I’m preparing to do anatomically-realistic computer modelling of giraffe locomotor mechanics with some colleagues. To do that, we of course need the 3D anatomy of bones, muscles and tendons, for which CT can be pretty useful. Here, we put our first frozen leg through the motions. It was a 3 person job to lift the sucker, but the CT bed managed to move it through the scanner with minimal hiccups. Inside the ring that the upper end of the leg is lined up with are 8 x-ray detectors, so 8 CT slices can be imaged at once, speeding the procedure.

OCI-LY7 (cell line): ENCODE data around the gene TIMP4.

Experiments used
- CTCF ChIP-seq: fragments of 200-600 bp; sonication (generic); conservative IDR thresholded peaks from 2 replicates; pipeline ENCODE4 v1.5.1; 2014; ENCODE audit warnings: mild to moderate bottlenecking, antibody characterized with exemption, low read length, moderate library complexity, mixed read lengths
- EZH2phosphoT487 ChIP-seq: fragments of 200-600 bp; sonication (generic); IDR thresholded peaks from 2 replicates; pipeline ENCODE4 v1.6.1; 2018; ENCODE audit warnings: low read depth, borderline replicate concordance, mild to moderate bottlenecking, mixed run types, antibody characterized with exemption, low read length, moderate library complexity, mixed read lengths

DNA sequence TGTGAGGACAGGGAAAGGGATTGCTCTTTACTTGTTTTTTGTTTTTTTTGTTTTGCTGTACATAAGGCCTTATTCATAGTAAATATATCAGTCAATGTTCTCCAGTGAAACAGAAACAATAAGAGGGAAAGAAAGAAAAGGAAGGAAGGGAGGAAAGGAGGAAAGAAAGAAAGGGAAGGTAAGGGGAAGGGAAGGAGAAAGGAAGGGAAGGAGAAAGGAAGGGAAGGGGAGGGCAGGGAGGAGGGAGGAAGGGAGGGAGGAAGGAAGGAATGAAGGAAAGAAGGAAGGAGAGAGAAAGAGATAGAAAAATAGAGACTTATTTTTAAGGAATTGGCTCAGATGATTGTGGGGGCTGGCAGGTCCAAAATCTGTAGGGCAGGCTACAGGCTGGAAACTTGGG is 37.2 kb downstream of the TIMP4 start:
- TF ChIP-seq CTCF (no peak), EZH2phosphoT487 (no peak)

This specimen died in a UK zoo recently, apparently from trauma (falling?), which we’re trying to help them figure out in the course of our scans and future dissections. We often provide a pretty detailed postmortem service in return for being given cadavers, since we are a vet school with a lot of expertise in pathology and anatomy. Also, we have been describing the kinds of pathologies we observe along the way, because terribly little is known about some diseases/injuries in non-domestic animals, so there is plenty we can contribute to the scientific literature as a result. We’re also interested in documenting how pathologies in wild vs. captive animals differ (if at all).